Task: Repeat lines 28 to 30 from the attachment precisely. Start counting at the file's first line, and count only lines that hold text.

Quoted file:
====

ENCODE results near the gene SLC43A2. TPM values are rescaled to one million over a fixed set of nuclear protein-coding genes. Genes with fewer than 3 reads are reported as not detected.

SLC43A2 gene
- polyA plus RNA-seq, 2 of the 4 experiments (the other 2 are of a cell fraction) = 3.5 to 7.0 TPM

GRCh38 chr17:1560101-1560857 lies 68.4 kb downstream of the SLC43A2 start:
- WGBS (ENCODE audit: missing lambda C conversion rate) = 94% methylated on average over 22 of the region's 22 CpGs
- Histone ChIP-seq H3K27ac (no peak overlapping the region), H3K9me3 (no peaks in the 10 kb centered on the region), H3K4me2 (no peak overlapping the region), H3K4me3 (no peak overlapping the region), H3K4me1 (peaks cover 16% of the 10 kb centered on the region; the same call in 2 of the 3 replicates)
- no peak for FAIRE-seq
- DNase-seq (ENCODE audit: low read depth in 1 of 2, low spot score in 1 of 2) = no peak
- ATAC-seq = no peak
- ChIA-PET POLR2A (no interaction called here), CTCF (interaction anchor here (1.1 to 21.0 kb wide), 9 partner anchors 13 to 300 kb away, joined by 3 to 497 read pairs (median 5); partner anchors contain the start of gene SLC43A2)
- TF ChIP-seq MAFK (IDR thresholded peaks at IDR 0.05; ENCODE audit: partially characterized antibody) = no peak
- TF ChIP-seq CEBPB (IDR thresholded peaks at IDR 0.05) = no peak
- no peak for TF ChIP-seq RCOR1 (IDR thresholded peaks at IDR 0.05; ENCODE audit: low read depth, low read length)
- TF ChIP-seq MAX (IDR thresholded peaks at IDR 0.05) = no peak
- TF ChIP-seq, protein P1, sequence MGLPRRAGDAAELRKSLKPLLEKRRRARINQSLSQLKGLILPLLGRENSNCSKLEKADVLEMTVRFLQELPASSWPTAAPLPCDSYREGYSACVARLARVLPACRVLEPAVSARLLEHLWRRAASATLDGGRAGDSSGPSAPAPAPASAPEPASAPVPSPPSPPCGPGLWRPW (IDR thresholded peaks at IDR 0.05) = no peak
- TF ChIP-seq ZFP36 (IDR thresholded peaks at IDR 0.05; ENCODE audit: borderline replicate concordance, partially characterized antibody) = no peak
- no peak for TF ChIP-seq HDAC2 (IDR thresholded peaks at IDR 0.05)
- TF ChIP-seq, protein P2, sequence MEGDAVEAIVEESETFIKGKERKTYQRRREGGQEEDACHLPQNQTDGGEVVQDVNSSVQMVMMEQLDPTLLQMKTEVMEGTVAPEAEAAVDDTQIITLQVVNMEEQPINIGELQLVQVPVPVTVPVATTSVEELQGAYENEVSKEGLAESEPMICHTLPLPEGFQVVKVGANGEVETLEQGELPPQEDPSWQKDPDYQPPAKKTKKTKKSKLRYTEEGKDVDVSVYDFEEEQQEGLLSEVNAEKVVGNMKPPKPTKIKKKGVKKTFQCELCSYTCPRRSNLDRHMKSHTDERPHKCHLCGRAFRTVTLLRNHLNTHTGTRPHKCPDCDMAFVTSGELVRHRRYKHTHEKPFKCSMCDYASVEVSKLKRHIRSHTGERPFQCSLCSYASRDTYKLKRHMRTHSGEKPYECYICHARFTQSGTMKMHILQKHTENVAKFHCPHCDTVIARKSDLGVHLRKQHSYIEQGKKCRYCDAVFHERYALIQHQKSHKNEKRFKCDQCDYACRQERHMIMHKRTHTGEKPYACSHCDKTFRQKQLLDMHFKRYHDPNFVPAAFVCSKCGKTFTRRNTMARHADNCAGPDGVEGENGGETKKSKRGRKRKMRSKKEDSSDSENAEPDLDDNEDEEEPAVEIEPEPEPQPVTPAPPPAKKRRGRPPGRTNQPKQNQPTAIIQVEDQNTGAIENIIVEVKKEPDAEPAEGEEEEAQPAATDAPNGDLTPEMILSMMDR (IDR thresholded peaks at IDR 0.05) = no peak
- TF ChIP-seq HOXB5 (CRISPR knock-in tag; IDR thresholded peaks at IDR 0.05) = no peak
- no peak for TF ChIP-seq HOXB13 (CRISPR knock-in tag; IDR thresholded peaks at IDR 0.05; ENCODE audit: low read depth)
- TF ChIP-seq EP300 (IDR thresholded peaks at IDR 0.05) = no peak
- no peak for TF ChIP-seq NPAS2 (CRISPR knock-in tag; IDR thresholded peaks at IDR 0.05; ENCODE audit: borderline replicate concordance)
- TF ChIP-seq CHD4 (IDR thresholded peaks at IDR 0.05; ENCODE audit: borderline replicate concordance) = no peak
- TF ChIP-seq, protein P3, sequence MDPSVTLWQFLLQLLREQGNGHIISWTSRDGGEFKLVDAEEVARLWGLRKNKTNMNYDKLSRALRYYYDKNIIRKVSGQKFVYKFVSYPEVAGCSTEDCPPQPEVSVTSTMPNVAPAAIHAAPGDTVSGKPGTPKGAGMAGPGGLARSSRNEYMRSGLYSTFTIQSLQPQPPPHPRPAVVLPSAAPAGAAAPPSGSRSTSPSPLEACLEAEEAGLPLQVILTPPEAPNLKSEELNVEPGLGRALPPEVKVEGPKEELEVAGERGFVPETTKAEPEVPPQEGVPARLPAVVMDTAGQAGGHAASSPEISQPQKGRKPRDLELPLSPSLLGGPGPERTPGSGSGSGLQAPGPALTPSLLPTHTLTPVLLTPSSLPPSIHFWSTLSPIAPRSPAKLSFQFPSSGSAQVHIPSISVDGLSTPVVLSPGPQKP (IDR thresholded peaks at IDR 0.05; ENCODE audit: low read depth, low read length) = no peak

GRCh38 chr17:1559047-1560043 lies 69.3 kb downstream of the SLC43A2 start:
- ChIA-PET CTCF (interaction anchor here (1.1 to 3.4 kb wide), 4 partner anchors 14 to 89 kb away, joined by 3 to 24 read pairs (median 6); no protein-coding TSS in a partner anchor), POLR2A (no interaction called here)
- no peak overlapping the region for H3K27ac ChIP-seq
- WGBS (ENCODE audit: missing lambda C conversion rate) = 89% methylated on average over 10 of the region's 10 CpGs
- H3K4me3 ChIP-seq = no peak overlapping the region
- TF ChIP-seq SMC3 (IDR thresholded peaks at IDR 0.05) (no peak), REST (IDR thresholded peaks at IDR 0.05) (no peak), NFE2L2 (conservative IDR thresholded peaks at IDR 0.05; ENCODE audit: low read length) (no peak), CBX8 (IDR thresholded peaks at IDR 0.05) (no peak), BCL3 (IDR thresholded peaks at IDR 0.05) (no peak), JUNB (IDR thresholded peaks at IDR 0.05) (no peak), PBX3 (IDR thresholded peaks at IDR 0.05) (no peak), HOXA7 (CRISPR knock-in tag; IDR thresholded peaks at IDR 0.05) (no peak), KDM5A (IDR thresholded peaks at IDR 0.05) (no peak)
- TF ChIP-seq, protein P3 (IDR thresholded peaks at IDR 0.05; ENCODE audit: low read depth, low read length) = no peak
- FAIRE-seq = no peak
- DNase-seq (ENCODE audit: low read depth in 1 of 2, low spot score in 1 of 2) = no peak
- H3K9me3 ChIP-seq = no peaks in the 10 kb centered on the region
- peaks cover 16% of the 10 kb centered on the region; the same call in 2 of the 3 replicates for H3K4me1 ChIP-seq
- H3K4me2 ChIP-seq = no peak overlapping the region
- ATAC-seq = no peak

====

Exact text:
- WGBS (ENCODE audit: missing lambda C conversion rate) = 89% methylated on average over 10 of the region's 10 CpGs
- H3K4me3 ChIP-seq = no peak overlapping the region
- TF ChIP-seq SMC3 (IDR thresholded peaks at IDR 0.05) (no peak), REST (IDR thresholded peaks at IDR 0.05) (no peak), NFE2L2 (conservative IDR thresholded peaks at IDR 0.05; ENCODE audit: low read length) (no peak), CBX8 (IDR thresholded peaks at IDR 0.05) (no peak), BCL3 (IDR thresholded peaks at IDR 0.05) (no peak), JUNB (IDR thresholded peaks at IDR 0.05) (no peak), PBX3 (IDR thresholded peaks at IDR 0.05) (no peak), HOXA7 (CRISPR knock-in tag; IDR thresholded peaks at IDR 0.05) (no peak), KDM5A (IDR thresholded peaks at IDR 0.05) (no peak)